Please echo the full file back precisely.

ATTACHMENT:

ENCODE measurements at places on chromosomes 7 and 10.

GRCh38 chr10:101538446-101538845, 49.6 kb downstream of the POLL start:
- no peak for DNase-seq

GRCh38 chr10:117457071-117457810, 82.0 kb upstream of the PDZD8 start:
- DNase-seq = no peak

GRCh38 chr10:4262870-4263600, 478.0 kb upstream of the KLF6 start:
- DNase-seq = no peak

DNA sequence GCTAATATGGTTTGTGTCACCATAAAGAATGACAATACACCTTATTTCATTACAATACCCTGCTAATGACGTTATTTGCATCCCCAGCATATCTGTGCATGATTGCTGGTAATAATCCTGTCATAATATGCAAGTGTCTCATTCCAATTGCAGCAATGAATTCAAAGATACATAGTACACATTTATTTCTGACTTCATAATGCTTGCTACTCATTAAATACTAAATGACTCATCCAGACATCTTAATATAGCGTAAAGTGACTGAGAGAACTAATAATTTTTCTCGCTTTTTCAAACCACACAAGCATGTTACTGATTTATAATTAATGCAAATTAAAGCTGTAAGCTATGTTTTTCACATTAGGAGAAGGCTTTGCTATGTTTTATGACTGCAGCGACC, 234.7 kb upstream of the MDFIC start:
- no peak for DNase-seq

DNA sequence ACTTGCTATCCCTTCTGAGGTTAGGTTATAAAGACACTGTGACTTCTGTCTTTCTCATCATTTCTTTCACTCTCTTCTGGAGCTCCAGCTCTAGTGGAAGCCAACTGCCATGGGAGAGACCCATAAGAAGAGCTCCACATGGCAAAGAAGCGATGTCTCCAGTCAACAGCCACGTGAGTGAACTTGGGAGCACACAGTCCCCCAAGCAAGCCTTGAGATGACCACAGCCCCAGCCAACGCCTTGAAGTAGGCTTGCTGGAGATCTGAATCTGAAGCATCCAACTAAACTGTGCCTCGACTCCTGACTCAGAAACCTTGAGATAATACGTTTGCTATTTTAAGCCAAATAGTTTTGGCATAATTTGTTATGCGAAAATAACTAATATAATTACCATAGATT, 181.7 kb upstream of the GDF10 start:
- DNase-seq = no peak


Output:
ENCODE measurements at places on chromosomes 7 and 10.

GRCh38 chr10:101538446-101538845, 49.6 kb downstream of the POLL start:
- no peak for DNase-seq

GRCh38 chr10:117457071-117457810, 82.0 kb upstream of the PDZD8 start:
- DNase-seq = no peak

GRCh38 chr10:4262870-4263600, 478.0 kb upstream of the KLF6 start:
- DNase-seq = no peak

DNA sequence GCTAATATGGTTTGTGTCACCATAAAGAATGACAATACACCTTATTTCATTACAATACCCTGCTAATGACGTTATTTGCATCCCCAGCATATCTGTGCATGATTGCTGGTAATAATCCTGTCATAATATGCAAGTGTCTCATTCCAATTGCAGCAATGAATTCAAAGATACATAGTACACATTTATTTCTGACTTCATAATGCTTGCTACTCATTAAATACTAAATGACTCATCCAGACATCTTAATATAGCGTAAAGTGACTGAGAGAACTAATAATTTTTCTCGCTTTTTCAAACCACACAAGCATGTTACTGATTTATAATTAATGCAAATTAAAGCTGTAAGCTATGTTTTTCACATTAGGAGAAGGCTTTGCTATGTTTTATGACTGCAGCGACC, 234.7 kb upstream of the MDFIC start:
- no peak for DNase-seq

DNA sequence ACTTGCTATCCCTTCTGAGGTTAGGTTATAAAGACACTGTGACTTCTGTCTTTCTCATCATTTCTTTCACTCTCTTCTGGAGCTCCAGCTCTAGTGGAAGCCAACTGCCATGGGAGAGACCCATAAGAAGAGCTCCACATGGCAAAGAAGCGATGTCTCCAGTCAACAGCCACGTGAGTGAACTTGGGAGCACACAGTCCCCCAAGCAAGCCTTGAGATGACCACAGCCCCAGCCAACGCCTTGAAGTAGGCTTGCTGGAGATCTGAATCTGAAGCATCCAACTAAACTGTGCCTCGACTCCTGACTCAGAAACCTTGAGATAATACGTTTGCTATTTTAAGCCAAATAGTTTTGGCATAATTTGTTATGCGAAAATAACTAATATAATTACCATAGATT, 181.7 kb upstream of the GDF10 start:
- DNase-seq = no peak